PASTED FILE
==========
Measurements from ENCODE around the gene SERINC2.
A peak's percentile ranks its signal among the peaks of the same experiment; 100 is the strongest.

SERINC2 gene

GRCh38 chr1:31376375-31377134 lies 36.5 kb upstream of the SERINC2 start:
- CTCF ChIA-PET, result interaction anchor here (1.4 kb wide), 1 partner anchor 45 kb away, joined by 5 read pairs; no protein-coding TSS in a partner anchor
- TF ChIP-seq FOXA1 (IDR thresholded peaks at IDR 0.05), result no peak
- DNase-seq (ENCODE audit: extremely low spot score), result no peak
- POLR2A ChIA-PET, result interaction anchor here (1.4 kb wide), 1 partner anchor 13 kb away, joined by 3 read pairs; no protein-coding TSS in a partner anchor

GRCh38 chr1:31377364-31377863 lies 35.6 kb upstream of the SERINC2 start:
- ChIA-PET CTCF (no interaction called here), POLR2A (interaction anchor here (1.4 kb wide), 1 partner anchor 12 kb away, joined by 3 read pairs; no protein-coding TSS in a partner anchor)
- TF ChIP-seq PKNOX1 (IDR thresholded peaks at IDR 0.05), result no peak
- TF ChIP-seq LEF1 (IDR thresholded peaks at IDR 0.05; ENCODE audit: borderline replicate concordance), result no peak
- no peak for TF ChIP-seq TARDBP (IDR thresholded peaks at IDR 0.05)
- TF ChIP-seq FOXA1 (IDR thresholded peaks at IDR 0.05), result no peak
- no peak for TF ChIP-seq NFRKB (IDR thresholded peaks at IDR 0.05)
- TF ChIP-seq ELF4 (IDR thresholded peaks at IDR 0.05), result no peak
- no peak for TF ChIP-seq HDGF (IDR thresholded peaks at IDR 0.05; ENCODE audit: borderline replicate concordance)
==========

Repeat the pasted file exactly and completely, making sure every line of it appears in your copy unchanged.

Measurements from ENCODE around the gene SERINC2.
A peak's percentile ranks its signal among the peaks of the same experiment; 100 is the strongest.

SERINC2 gene

GRCh38 chr1:31376375-31377134 lies 36.5 kb upstream of the SERINC2 start:
- CTCF ChIA-PET, result interaction anchor here (1.4 kb wide), 1 partner anchor 45 kb away, joined by 5 read pairs; no protein-coding TSS in a partner anchor
- TF ChIP-seq FOXA1 (IDR thresholded peaks at IDR 0.05), result no peak
- DNase-seq (ENCODE audit: extremely low spot score), result no peak
- POLR2A ChIA-PET, result interaction anchor here (1.4 kb wide), 1 partner anchor 13 kb away, joined by 3 read pairs; no protein-coding TSS in a partner anchor

GRCh38 chr1:31377364-31377863 lies 35.6 kb upstream of the SERINC2 start:
- ChIA-PET CTCF (no interaction called here), POLR2A (interaction anchor here (1.4 kb wide), 1 partner anchor 12 kb away, joined by 3 read pairs; no protein-coding TSS in a partner anchor)
- TF ChIP-seq PKNOX1 (IDR thresholded peaks at IDR 0.05), result no peak
- TF ChIP-seq LEF1 (IDR thresholded peaks at IDR 0.05; ENCODE audit: borderline replicate concordance), result no peak
- no peak for TF ChIP-seq TARDBP (IDR thresholded peaks at IDR 0.05)
- TF ChIP-seq FOXA1 (IDR thresholded peaks at IDR 0.05), result no peak
- no peak for TF ChIP-seq NFRKB (IDR thresholded peaks at IDR 0.05)
- TF ChIP-seq ELF4 (IDR thresholded peaks at IDR 0.05), result no peak
- no peak for TF ChIP-seq HDGF (IDR thresholded peaks at IDR 0.05; ENCODE audit: borderline replicate concordance)